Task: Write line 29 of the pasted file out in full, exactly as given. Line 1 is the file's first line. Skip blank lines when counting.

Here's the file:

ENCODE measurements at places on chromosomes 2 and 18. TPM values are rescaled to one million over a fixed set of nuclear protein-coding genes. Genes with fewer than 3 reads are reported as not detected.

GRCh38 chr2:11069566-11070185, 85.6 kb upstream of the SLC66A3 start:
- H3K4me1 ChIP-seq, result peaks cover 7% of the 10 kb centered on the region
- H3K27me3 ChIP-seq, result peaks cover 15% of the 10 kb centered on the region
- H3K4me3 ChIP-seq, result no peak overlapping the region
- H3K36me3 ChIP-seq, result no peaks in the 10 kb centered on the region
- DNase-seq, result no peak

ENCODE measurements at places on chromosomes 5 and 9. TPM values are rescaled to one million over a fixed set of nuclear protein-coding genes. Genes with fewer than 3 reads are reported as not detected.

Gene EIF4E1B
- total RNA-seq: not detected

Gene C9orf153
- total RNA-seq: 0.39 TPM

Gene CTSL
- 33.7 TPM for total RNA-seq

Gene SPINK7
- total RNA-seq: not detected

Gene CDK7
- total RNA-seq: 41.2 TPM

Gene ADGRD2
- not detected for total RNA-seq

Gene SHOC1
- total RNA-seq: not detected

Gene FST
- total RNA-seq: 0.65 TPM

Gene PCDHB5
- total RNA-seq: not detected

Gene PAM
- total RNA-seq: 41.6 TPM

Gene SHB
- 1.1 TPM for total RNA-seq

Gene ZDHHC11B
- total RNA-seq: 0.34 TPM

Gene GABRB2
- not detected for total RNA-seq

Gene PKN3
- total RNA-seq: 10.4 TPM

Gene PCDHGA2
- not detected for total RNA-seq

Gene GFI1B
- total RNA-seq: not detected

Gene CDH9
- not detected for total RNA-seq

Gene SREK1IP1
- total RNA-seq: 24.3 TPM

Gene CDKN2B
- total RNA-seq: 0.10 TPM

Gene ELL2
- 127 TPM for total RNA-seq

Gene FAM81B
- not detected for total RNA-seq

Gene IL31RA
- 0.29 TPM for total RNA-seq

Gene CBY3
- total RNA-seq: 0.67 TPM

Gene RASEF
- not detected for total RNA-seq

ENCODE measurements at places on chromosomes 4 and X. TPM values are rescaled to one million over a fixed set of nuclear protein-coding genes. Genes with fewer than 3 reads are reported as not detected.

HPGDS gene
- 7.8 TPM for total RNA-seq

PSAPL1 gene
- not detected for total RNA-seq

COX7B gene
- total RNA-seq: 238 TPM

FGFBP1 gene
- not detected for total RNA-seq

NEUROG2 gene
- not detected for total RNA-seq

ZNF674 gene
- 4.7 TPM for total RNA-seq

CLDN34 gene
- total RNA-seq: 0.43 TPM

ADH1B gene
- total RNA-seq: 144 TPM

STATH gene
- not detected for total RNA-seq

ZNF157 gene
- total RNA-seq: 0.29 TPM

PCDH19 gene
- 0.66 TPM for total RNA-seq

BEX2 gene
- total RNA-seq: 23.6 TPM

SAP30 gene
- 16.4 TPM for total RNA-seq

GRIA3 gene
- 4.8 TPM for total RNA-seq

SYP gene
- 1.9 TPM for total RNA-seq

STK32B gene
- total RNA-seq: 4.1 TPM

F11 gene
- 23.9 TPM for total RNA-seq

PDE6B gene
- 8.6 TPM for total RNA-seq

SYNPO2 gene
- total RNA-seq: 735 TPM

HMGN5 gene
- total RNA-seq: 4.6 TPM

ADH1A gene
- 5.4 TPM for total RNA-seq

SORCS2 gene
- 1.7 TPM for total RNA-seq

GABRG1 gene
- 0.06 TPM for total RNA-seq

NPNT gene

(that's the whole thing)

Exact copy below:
Gene SHB